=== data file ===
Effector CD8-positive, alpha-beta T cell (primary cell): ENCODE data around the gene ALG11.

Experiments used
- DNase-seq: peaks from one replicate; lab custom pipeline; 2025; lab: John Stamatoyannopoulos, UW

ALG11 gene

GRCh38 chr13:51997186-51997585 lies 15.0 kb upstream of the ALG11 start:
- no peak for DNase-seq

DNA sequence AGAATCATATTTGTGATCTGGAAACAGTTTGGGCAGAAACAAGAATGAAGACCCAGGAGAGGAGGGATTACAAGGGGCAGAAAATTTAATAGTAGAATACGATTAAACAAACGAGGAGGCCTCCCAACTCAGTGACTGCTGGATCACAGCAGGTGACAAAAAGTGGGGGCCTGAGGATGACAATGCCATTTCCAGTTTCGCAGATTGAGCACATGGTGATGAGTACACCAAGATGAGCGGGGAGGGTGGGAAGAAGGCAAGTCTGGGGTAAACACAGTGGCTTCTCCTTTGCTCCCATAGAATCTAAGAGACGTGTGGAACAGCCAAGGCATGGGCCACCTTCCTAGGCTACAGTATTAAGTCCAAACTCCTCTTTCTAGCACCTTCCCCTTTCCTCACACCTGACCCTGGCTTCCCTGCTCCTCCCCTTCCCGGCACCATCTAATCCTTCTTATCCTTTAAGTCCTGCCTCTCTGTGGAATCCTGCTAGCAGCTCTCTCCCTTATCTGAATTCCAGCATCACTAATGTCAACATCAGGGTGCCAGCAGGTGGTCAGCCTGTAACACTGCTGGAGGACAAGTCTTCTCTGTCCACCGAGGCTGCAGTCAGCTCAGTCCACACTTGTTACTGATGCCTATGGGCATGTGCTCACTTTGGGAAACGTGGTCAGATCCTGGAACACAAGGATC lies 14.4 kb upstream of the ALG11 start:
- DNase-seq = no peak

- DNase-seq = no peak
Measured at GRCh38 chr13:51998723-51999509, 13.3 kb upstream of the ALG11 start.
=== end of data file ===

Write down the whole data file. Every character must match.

Effector CD8-positive, alpha-beta T cell (primary cell): ENCODE data around the gene ALG11.

Experiments used
- DNase-seq: peaks from one replicate; lab custom pipeline; 2025; lab: John Stamatoyannopoulos, UW

ALG11 gene

GRCh38 chr13:51997186-51997585 lies 15.0 kb upstream of the ALG11 start:
- no peak for DNase-seq

DNA sequence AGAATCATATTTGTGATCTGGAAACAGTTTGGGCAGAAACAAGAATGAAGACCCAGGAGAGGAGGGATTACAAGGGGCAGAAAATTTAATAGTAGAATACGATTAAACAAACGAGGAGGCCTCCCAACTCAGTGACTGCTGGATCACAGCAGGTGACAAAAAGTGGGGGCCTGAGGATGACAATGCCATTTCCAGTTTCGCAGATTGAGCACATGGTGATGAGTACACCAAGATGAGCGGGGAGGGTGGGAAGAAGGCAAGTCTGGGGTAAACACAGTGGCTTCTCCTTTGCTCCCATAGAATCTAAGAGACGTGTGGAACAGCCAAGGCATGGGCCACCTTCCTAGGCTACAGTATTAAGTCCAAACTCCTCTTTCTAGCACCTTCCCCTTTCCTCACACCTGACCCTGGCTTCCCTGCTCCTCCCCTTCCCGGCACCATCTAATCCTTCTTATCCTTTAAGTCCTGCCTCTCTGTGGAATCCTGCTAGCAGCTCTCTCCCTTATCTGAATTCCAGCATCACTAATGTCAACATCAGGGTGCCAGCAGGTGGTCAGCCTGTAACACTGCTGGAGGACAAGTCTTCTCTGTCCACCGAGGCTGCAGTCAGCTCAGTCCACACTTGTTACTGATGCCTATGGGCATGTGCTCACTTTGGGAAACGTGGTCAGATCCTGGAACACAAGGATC lies 14.4 kb upstream of the ALG11 start:
- DNase-seq = no peak

- DNase-seq = no peak
Measured at GRCh38 chr13:51998723-51999509, 13.3 kb upstream of the ALG11 start.